Marriage equality and gerrymandering in Illinois

At the Oak Park library, July 17, 2013 — from Illinois Blues: How the Ruling Party Talks to Voters — one down the middle for the state rep:

The Democratic (honorary) committeewoman asked Lilly how “marriage equality” was coming along, setting her up with a softball she could hit out of the park for this Oak Park audience.

Lilly connected, proclaiming, hand on chest, “It’s my heart that it will pass, now that it’s really got momentum. Our great state” will do this. It did pass a few months later and became one of the jewels in the Democrat crown.

Then hardball about election and reelection:

A CPA shifted tone considerably, urging Sen. Harmon to “do something about corruption in our very corrupt state.” He specified “gerrymandering” and complained, “The way it’s set up, candidates know they will win,” continuing at length in this vein.

“Each of us is vulnerable in a primary,” Harmon said. When an opponent surfaces, he might have added. Lilly, appointed in 2010, had run unopposed in primary and general elections in 2012 and would do so again in 2014. Harmon had run unopposed in the general every year but one since he was elected in 2002.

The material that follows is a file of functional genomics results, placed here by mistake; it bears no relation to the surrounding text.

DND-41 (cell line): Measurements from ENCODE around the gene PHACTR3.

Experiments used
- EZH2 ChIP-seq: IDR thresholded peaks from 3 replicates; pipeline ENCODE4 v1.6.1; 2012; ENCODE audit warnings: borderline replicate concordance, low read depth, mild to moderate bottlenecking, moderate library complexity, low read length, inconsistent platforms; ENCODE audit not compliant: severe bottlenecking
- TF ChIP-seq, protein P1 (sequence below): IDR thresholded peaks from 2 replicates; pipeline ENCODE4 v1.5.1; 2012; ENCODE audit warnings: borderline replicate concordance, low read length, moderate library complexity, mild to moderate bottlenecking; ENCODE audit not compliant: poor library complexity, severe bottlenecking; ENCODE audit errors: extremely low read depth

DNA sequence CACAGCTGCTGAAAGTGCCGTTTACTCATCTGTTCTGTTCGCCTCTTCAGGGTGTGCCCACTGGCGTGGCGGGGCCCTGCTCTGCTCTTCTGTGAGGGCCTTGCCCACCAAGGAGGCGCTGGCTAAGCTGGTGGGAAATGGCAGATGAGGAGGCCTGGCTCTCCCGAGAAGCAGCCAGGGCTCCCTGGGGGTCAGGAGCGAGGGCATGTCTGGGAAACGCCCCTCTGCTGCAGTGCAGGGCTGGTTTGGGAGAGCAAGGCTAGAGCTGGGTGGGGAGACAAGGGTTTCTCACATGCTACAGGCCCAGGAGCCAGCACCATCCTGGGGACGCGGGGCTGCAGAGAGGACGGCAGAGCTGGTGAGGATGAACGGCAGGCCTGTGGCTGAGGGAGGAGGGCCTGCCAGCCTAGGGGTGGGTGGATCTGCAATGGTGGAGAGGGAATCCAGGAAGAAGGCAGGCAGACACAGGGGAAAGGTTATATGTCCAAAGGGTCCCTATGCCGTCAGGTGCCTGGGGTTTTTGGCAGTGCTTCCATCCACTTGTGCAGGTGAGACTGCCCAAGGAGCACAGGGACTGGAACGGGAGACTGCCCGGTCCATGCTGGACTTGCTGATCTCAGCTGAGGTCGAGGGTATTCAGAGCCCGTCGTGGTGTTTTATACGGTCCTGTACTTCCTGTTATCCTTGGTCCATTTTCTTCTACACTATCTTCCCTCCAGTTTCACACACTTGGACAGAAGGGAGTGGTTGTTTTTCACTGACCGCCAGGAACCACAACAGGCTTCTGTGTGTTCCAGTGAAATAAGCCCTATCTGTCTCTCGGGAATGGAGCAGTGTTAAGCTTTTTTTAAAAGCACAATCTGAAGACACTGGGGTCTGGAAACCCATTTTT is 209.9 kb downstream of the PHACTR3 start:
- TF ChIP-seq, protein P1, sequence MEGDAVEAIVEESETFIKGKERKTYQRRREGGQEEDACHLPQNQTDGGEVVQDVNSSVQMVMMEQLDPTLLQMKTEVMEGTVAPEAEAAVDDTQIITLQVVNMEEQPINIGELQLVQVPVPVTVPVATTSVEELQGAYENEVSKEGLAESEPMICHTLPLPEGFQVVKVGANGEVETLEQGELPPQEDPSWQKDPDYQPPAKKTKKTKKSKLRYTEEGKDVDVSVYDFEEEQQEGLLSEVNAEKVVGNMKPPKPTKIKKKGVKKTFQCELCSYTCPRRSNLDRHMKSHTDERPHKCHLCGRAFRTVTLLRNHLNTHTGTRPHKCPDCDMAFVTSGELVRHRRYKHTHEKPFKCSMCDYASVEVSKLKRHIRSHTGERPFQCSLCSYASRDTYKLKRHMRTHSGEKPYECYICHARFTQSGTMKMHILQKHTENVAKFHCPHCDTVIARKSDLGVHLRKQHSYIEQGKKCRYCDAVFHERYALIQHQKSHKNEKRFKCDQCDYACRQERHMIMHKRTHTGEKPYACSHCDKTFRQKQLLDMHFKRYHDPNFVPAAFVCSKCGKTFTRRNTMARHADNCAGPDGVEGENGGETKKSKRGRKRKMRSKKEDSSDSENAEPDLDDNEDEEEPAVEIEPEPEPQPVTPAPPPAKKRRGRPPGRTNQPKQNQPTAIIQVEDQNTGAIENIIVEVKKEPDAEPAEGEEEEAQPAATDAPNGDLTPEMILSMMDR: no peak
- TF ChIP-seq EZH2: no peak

Some non-close calls:

Harmon was to be opposed in the 2014 primary, by a Galewood man with public-employee-union background, whom he defeated handily. He was unopposed in the general, though briefly threatened by a last-minute Republican opponent who thought better of it after a week and withdrew for “personal reasons.”

A candidate needs money to answer nominating-petition challenges, which led to the withdrawal for lack of funds of a credible candidate seeking to oppose Congressman Danny Davis in 2014, for instance.

Illinois Blues is available in paperbackepub and Amazon Kindle formats.